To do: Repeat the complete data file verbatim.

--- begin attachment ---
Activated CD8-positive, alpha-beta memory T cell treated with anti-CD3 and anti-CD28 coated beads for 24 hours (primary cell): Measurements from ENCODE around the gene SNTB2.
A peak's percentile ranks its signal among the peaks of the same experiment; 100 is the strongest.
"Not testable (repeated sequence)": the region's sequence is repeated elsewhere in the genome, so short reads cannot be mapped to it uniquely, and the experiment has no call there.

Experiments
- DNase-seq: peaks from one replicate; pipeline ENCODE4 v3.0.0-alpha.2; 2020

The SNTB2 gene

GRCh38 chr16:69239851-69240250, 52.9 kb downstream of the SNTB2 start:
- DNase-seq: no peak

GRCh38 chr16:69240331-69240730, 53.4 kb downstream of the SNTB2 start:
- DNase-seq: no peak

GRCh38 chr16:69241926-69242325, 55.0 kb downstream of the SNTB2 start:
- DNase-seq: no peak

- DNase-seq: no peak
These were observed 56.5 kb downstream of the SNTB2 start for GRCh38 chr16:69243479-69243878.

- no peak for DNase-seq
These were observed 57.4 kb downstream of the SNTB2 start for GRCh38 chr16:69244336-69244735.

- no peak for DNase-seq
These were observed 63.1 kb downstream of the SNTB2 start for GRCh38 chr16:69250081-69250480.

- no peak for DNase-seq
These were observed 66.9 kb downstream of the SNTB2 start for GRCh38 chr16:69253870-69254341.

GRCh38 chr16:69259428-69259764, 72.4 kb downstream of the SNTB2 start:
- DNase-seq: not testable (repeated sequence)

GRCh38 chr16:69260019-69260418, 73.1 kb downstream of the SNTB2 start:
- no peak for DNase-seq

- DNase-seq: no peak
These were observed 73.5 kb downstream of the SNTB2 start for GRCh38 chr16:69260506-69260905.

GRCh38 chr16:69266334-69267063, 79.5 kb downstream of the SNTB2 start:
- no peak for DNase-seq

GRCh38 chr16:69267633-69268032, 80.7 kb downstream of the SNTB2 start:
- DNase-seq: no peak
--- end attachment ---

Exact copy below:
Activated CD8-positive, alpha-beta memory T cell treated with anti-CD3 and anti-CD28 coated beads for 24 hours (primary cell): Measurements from ENCODE around the gene SNTB2.
A peak's percentile ranks its signal among the peaks of the same experiment; 100 is the strongest.
"Not testable (repeated sequence)": the region's sequence is repeated elsewhere in the genome, so short reads cannot be mapped to it uniquely, and the experiment has no call there.

Experiments
- DNase-seq: peaks from one replicate; pipeline ENCODE4 v3.0.0-alpha.2; 2020

The SNTB2 gene

GRCh38 chr16:69239851-69240250, 52.9 kb downstream of the SNTB2 start:
- DNase-seq: no peak

GRCh38 chr16:69240331-69240730, 53.4 kb downstream of the SNTB2 start:
- DNase-seq: no peak

GRCh38 chr16:69241926-69242325, 55.0 kb downstream of the SNTB2 start:
- DNase-seq: no peak

- DNase-seq: no peak
These were observed 56.5 kb downstream of the SNTB2 start for GRCh38 chr16:69243479-69243878.

- no peak for DNase-seq
These were observed 57.4 kb downstream of the SNTB2 start for GRCh38 chr16:69244336-69244735.

- no peak for DNase-seq
These were observed 63.1 kb downstream of the SNTB2 start for GRCh38 chr16:69250081-69250480.

- no peak for DNase-seq
These were observed 66.9 kb downstream of the SNTB2 start for GRCh38 chr16:69253870-69254341.

GRCh38 chr16:69259428-69259764, 72.4 kb downstream of the SNTB2 start:
- DNase-seq: not testable (repeated sequence)

GRCh38 chr16:69260019-69260418, 73.1 kb downstream of the SNTB2 start:
- no peak for DNase-seq

- DNase-seq: no peak
These were observed 73.5 kb downstream of the SNTB2 start for GRCh38 chr16:69260506-69260905.

GRCh38 chr16:69266334-69267063, 79.5 kb downstream of the SNTB2 start:
- no peak for DNase-seq

GRCh38 chr16:69267633-69268032, 80.7 kb downstream of the SNTB2 start:
- DNase-seq: no peak